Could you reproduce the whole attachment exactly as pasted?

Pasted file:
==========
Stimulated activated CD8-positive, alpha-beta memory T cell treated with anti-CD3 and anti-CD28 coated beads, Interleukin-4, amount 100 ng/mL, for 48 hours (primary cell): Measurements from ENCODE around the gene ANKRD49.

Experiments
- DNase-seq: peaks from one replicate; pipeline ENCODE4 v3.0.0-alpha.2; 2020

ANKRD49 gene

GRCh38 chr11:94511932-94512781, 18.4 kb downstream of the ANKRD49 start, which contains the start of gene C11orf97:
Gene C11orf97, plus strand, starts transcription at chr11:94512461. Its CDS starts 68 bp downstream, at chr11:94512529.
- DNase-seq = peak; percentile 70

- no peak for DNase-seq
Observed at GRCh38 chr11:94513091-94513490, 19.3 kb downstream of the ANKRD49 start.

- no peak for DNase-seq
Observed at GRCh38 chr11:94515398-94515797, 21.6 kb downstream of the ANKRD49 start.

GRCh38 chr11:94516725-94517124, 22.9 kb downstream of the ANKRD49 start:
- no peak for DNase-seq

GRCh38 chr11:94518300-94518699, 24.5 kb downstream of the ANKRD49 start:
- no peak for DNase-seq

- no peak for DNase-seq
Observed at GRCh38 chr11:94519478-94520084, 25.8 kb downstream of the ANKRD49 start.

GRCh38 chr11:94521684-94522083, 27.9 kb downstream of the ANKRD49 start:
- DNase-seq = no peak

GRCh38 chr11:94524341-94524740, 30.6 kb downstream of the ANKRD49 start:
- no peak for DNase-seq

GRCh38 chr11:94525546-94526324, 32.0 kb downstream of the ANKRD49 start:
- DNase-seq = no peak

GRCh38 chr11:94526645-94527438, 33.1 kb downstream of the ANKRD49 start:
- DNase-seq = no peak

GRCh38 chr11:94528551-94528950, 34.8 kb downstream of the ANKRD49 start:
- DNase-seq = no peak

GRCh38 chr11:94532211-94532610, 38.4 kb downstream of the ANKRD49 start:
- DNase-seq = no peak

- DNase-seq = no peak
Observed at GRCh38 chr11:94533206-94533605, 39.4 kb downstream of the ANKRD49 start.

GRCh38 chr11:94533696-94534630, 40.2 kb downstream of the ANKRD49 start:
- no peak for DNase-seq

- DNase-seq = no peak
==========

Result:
Stimulated activated CD8-positive, alpha-beta memory T cell treated with anti-CD3 and anti-CD28 coated beads, Interleukin-4, amount 100 ng/mL, for 48 hours (primary cell): Measurements from ENCODE around the gene ANKRD49.

Experiments
- DNase-seq: peaks from one replicate; pipeline ENCODE4 v3.0.0-alpha.2; 2020

ANKRD49 gene

GRCh38 chr11:94511932-94512781, 18.4 kb downstream of the ANKRD49 start, which contains the start of gene C11orf97:
Gene C11orf97, plus strand, starts transcription at chr11:94512461. Its CDS starts 68 bp downstream, at chr11:94512529.
- DNase-seq = peak; percentile 70

- no peak for DNase-seq
Observed at GRCh38 chr11:94513091-94513490, 19.3 kb downstream of the ANKRD49 start.

- no peak for DNase-seq
Observed at GRCh38 chr11:94515398-94515797, 21.6 kb downstream of the ANKRD49 start.

GRCh38 chr11:94516725-94517124, 22.9 kb downstream of the ANKRD49 start:
- no peak for DNase-seq

GRCh38 chr11:94518300-94518699, 24.5 kb downstream of the ANKRD49 start:
- no peak for DNase-seq

- no peak for DNase-seq
Observed at GRCh38 chr11:94519478-94520084, 25.8 kb downstream of the ANKRD49 start.

GRCh38 chr11:94521684-94522083, 27.9 kb downstream of the ANKRD49 start:
- DNase-seq = no peak

GRCh38 chr11:94524341-94524740, 30.6 kb downstream of the ANKRD49 start:
- no peak for DNase-seq

GRCh38 chr11:94525546-94526324, 32.0 kb downstream of the ANKRD49 start:
- DNase-seq = no peak

GRCh38 chr11:94526645-94527438, 33.1 kb downstream of the ANKRD49 start:
- DNase-seq = no peak

GRCh38 chr11:94528551-94528950, 34.8 kb downstream of the ANKRD49 start:
- DNase-seq = no peak

GRCh38 chr11:94532211-94532610, 38.4 kb downstream of the ANKRD49 start:
- DNase-seq = no peak

- DNase-seq = no peak
Observed at GRCh38 chr11:94533206-94533605, 39.4 kb downstream of the ANKRD49 start.

GRCh38 chr11:94533696-94534630, 40.2 kb downstream of the ANKRD49 start:
- no peak for DNase-seq

- DNase-seq = no peak